Sep 182012
 

This new model comes with a host of potential pitfalls

An effort to build a sleek aluminum charging dock for the iPhone generated fervor online when it was announced last December. The project’s creators raised close to $1.5 million through Kickstarter, a crowdfunding Web site, and promised to start shipping their Elevation Dock in April to those who had backed the project.

But last week Apple announced aredesigned iPhone that is not compatible with the dock — and because of manufacturing delays, some of the project’s original backers were still waiting to receive theirs. The designers are now scrambling to make an adapter and update the product.

“I’m just hoping to get mine before the iPhone 6 ships at this point,” one backer wrote on Kickstarter.

Crowdfunding sites like Kickstarter and IndieGogo are letting designers and other creative people connect with audiences who want to finance their dreams, and they are becoming increasingly popular. Nearly three million people have helped a total of 30,000 projects meet their fund-raising goals on Kickstarter, the largest such site, to the tune of $300 million in pledges.

But for the creators of these projects, getting the money is sometimes the easy part. They then have to turn their dreams into reality, with a crowd keeping an eye on their progress.

This new model comes with a host of potential pitfalls that are often difficult for project creators to anticipate, and hard for the armchair philanthropists who back them to grasp. Backers are essentially putting their trust in the project creators, giving them cash in return for the promise of a future reward.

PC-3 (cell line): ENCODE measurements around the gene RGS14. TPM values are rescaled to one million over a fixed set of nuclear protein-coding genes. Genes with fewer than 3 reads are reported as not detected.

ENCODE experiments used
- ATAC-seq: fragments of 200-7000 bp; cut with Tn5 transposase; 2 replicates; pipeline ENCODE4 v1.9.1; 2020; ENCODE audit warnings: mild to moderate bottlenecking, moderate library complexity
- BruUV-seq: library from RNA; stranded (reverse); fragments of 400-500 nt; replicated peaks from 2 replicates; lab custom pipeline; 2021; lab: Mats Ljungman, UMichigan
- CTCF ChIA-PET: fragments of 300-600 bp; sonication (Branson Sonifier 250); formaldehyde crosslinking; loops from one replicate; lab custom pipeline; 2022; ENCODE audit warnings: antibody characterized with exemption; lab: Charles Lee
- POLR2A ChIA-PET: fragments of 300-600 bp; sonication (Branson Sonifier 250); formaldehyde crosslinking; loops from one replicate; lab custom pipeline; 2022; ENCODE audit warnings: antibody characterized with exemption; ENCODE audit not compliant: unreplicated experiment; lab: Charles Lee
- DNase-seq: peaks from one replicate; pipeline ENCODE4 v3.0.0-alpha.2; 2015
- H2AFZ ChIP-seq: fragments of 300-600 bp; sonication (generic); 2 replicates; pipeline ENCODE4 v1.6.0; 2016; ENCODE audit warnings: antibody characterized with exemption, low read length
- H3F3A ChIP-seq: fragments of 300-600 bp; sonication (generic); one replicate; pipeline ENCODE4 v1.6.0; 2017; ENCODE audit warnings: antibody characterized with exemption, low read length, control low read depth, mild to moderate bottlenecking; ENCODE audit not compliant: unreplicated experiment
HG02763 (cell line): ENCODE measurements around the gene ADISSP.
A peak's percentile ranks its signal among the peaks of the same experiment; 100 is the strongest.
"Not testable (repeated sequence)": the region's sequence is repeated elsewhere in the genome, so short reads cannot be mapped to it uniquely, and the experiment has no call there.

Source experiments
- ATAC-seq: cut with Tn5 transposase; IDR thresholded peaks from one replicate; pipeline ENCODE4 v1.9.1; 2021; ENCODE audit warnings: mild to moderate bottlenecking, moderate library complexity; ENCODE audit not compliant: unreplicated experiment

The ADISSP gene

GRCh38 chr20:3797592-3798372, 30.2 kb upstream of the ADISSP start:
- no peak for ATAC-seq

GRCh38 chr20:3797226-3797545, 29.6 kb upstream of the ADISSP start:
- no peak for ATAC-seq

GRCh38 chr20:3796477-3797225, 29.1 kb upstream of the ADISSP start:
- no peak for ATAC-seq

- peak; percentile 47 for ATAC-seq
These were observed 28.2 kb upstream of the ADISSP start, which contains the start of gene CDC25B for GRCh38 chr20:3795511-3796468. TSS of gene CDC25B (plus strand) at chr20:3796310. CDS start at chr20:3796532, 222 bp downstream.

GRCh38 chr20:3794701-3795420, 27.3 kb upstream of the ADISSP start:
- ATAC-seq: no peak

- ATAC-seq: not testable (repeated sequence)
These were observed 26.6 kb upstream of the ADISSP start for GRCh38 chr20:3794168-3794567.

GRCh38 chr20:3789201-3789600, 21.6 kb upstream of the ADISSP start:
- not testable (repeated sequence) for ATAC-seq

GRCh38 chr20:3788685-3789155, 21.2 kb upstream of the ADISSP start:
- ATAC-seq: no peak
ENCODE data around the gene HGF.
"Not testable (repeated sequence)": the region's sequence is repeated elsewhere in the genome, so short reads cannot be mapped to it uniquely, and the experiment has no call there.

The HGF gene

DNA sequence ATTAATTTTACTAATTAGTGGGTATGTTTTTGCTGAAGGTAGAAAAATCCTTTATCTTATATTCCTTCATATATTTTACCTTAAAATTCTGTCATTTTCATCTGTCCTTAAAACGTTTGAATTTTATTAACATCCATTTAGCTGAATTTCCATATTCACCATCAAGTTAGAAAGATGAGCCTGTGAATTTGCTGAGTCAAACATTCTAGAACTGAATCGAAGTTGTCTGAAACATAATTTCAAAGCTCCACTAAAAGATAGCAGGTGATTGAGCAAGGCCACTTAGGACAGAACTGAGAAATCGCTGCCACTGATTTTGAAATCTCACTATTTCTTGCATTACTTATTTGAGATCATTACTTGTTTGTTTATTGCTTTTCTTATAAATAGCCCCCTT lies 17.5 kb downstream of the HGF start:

Those who give a few dollars to a moviemaking project may get their names in the credits, while someone who puts up $100 to support development of a smart wristwatch might be promised one of the finished items.

Much of the time this works out. But some projects, including several prominent and in-demand ones, have run into missteps and lengthy delays. The permits for a new food truck might not come through. Or a gadget like the Elevation Dock might be harder than expected to manufacture and ship.

The rise of crowdfunding came up often over the weekend here at the debut of the XOXO Festival, a conference that focused on new models and outlets for creativity on the Internet. The conference was co-founded by an early Kickstarter employee, Andy Baio, who sold $400 tickets on Kickstarter itself to gauge interest in the event and raise money for it.

The relationship between creators and backers on crowdfunding sites is still being worked out. The backers play the role of philanthropists, investors, customers — or all of the above. And when promised rewards are slow to materialize, eager backers can get cranky.

Read more . . .

via The New York Times – 
 

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  2 Responses to “Success of Crowdfunding Puts Pressure on Entrepreneurs”

  1. Pressure will make them aware of the supporters need and this will really help the entrepreneurs in making a business system full proof to meet the crowd expectations.

    I think it’s obvious anyone would keep you under pressure if do invests on believing your presentations.

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